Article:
Broke Royals started working on its latest album, “Local Support,” in pandemic isolation. Each member added their thoughts individually. But when they finally united to record, drummer Colin Cross thinks they managed to capture the energy of togetherness on tape.
“It just kind of feels like a really fully actualized version of what we’ve been trying to do for a long time,” Cross says.
That electricity came through at Byrdland Records Friday night, when Broke Royals performed in celebration of the release of “Local Support.” The new album features 10 rollicking rock-and-roll tracks — and helps solidify Broke Royals’ connections with the community.
In the small space of Byrdland’s backroom, it was easy to see the joy in Broke Royals’ premiere night performance. That connection with an intimate audience was exactly what the band wanted for their big night, Cross says.
Now on their third album, Broke Royals’ members have gotten comfortable with their sound and their process. Their music is quintessential guitar-driven rock, diving into themes from pandemic isolation (“Revivalism”) to love and loyalty (“All I Have to Show”).
Singer and guitarist Philip Basnight aimed for a sweet spot between improvisation and planning on this album.
“I wanted to give myself a little bit of slack if that makes sense,” Basnight says. “Trust myself in the process a little bit more.”
That confidence came through clearly in Basnight’s charismatic performance. And furthering the band’s growth is the addition of producer Bartees Strange, who Basnight calls a “total dream” to work with.
But Broke Royals is developing more than just its sound. It’s also forging a new partnership with Byrdland that’ll last beyond the Friday show: Byrdland Records just launched a vinyl record label, and this October, the royal blue vinyl record of “Local Support” will be its first release.
The partnership came about organically. Joe Lapan and Alisha Edmonson, the co-owners of Byrdland, had talked about starting a label for years and got more serious this past year. When Lapan saw Broke Royals tweet about the band’s interest in making a vinyl record, he reached out.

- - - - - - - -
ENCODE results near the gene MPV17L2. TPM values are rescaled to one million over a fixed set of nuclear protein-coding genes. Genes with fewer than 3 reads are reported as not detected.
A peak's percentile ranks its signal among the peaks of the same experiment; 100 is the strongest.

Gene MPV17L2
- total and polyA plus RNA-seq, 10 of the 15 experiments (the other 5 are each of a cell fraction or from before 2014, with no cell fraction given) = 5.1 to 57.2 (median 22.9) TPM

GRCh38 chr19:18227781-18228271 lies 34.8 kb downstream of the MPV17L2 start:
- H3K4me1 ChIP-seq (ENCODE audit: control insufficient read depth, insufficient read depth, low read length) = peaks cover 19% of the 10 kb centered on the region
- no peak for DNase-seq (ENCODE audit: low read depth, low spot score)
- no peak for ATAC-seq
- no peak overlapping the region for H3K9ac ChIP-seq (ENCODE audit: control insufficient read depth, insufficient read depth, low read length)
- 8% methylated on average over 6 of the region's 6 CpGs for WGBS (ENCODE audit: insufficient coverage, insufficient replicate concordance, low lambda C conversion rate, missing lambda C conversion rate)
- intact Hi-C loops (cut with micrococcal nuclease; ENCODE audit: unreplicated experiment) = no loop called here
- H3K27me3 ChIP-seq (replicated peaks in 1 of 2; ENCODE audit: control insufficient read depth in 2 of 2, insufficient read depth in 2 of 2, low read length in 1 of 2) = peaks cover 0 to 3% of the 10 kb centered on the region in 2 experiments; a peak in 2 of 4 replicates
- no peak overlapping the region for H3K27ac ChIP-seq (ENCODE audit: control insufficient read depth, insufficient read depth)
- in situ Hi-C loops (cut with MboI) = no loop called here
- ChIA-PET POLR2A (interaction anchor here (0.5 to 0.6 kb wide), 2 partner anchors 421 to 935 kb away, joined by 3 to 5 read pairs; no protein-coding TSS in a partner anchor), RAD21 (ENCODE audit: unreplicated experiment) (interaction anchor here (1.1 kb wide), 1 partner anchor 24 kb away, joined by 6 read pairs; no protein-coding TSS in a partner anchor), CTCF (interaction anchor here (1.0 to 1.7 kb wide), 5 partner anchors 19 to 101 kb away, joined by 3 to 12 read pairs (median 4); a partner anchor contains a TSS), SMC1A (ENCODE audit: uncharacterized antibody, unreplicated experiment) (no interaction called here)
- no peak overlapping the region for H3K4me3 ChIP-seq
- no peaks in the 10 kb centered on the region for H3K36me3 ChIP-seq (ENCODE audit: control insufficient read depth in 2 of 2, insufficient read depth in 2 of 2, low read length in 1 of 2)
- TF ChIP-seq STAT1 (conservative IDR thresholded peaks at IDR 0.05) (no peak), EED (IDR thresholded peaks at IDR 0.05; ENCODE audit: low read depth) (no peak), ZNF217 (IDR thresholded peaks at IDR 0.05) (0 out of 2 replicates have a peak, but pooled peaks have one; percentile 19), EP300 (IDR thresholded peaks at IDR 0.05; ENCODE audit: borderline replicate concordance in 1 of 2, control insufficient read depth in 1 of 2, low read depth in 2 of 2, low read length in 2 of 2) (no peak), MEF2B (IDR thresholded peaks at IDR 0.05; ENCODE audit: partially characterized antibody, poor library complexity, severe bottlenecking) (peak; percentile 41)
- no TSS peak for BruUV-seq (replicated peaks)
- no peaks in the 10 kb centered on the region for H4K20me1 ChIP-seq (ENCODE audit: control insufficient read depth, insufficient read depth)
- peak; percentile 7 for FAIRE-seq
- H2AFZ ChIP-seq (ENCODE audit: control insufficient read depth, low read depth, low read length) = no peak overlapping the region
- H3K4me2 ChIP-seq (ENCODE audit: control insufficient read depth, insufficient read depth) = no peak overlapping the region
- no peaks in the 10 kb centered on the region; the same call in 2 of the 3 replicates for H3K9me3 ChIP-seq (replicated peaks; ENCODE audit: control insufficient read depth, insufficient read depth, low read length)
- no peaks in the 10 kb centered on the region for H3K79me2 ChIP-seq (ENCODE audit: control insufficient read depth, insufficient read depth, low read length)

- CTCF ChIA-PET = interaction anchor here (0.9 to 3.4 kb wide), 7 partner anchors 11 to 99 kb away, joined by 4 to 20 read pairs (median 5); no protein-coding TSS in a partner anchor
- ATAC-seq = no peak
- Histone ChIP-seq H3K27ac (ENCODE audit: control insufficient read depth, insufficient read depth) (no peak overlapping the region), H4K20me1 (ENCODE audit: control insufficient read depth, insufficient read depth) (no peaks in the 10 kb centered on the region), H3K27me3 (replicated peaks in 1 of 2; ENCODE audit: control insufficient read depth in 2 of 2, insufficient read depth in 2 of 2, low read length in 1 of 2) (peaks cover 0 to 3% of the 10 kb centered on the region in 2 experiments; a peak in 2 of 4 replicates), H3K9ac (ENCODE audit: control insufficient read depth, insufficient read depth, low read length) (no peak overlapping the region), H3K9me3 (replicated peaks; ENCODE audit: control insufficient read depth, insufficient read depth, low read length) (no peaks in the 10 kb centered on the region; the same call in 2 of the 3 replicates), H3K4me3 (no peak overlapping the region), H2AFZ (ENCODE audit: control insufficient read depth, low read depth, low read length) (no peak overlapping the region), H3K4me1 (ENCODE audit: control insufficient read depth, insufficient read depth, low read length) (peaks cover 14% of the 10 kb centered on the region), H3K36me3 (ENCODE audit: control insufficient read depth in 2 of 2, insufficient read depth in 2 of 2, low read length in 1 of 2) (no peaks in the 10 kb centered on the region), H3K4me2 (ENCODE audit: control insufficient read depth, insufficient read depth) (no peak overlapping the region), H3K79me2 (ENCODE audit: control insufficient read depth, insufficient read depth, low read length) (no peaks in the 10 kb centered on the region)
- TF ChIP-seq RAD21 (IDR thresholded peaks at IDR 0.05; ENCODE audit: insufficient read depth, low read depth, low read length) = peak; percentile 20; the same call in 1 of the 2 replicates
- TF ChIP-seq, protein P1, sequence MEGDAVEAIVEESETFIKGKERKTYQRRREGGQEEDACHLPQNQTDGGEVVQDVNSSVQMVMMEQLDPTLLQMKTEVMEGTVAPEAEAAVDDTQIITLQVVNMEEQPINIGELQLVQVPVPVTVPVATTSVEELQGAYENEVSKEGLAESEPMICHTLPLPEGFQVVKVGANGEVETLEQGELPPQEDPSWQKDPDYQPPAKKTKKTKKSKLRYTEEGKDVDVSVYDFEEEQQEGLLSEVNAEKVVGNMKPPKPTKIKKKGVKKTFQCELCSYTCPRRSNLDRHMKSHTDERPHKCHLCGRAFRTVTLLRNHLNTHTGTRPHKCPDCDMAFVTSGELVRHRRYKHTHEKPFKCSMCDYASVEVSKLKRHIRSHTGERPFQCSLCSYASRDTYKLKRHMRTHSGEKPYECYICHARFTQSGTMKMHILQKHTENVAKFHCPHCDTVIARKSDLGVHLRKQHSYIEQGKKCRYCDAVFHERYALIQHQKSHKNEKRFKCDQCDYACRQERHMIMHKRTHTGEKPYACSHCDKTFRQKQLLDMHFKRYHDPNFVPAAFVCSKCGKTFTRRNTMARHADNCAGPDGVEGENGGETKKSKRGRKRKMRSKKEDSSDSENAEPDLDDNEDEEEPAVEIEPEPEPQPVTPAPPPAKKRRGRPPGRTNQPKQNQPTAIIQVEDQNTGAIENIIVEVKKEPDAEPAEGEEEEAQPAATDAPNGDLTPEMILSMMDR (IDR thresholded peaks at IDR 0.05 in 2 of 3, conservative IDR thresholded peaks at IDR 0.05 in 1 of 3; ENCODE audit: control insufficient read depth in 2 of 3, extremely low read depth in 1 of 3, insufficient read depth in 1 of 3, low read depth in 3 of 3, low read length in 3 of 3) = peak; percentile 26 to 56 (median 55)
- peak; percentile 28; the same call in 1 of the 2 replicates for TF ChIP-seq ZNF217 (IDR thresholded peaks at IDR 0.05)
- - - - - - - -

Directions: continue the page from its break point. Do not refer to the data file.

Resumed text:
“They really have a deep experience, and have really done some great things,” Lapan says of Broke Royals. “But at the same time, they’re still at that level where it’s great to continue to help them sort of gain visibility in the local market.”
Though the band just recently signed with Byrdland Records to produce the vinyl record, they’ve been working with Lapan and Edmonson for years.
And as a matter of fact, in what Basnight calls “a really weird, sort of cosmic thing,” the album closes on a line that describes a performance at Byrdland’s sister business Songbyrd Music House.
Broke Royals performed there in 2017. In the crowd, Rebecca Silverstein — Basnight’s wife, who’s since joined as the band’s keyboard player — danced her heart out, having as much fun as she could. Basnight wrote that visual into a refrain on “Local Support,” the last track on the album: “I’m in the band playing local support. Your hands in the air as you dance through the floor.”
That story sums up what Broke Royals has to offer: not just smashing rhythms and infectious energy but also deep community ties. The band embodies the dual meanings of its latest album title, engaging with the D.C. music scene while sometimes literally playing local support — that is, performing as the local opener for an out-of-town artist.
Signing with Lapan and Edmonson was just one more way to lean into the “Local Support” ethos.
“This partnership with Byrdland is just such a perfect fit,” Cross says. “It couldn’t be more local.”